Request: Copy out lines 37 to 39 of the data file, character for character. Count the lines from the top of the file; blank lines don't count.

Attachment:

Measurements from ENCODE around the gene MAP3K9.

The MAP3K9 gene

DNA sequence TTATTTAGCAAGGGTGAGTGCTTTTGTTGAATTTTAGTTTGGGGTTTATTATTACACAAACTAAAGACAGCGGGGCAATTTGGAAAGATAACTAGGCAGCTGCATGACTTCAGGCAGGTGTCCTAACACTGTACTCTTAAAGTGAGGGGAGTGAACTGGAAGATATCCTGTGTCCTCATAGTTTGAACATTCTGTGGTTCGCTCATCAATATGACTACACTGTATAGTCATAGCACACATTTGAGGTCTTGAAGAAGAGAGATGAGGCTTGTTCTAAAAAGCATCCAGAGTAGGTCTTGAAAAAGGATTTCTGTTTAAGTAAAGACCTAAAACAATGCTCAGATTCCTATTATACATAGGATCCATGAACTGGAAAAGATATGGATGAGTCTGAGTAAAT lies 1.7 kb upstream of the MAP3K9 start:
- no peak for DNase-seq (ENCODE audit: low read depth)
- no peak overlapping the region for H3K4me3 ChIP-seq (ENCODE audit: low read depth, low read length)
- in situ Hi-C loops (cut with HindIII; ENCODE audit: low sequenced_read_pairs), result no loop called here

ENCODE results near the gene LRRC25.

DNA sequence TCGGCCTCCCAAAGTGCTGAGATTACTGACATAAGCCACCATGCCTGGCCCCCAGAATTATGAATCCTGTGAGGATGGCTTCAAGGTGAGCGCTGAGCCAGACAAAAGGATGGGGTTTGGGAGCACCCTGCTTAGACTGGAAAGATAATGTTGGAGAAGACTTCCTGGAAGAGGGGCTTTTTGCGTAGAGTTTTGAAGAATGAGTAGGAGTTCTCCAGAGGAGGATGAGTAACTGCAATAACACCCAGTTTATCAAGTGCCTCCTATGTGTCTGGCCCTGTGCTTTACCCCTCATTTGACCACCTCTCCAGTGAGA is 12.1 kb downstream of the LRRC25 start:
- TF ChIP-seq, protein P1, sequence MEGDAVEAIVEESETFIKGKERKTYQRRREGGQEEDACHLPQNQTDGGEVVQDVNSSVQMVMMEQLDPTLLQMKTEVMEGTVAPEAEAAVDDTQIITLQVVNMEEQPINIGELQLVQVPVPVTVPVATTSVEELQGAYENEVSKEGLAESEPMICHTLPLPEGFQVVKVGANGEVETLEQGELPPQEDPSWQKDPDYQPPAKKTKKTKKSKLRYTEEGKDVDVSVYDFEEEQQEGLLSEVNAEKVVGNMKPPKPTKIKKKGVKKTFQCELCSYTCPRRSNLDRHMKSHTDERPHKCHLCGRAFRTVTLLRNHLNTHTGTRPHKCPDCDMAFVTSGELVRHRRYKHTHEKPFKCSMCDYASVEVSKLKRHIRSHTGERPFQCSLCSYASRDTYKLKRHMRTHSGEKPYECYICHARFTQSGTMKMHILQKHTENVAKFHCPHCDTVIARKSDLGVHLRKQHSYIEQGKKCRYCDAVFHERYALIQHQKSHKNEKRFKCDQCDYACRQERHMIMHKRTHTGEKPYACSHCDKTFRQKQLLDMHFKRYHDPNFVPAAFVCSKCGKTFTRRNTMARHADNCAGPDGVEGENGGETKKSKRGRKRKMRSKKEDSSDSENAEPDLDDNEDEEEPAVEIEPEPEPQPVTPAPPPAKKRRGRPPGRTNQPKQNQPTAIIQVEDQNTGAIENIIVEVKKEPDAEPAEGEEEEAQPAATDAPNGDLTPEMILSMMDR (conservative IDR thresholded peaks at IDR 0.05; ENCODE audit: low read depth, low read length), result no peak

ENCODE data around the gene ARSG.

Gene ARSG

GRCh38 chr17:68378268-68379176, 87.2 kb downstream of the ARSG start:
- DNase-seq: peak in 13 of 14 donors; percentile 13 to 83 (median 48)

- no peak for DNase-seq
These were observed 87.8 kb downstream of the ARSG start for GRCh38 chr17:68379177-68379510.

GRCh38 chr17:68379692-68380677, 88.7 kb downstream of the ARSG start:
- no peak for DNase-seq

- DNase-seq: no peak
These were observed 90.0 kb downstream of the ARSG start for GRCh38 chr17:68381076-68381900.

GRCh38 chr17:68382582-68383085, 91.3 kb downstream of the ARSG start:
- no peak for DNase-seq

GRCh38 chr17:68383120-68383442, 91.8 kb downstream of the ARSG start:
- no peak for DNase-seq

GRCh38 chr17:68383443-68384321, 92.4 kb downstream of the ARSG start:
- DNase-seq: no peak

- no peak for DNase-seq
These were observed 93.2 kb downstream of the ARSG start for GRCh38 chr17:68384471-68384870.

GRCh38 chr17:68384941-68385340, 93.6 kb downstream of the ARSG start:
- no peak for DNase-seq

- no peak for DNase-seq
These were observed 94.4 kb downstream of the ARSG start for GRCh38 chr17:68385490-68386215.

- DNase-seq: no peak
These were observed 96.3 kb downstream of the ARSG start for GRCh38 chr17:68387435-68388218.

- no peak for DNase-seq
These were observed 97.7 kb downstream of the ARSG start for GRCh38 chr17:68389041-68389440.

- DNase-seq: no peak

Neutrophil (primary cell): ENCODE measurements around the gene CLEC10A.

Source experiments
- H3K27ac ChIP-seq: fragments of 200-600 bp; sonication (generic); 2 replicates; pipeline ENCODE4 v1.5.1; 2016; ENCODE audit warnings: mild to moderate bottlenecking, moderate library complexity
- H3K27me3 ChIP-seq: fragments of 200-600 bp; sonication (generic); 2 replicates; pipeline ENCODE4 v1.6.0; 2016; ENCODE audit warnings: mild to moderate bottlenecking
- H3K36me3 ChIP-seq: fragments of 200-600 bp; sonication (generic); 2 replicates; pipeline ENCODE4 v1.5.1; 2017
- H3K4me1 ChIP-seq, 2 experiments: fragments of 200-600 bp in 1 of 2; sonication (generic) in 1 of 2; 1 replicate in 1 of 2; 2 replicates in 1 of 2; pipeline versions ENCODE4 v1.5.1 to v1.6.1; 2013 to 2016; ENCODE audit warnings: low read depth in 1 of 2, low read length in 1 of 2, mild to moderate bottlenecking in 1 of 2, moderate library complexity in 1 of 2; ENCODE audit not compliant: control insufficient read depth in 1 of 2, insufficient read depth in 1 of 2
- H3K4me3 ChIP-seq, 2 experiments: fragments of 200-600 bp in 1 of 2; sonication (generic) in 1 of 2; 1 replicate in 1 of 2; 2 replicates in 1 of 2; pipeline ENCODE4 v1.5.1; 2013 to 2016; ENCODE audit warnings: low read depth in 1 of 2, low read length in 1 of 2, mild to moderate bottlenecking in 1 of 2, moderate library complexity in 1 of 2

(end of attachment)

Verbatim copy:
Neutrophil (primary cell): ENCODE measurements around the gene CLEC10A.

Source experiments
- H3K27ac ChIP-seq: fragments of 200-600 bp; sonication (generic); 2 replicates; pipeline ENCODE4 v1.5.1; 2016; ENCODE audit warnings: mild to moderate bottlenecking, moderate library complexity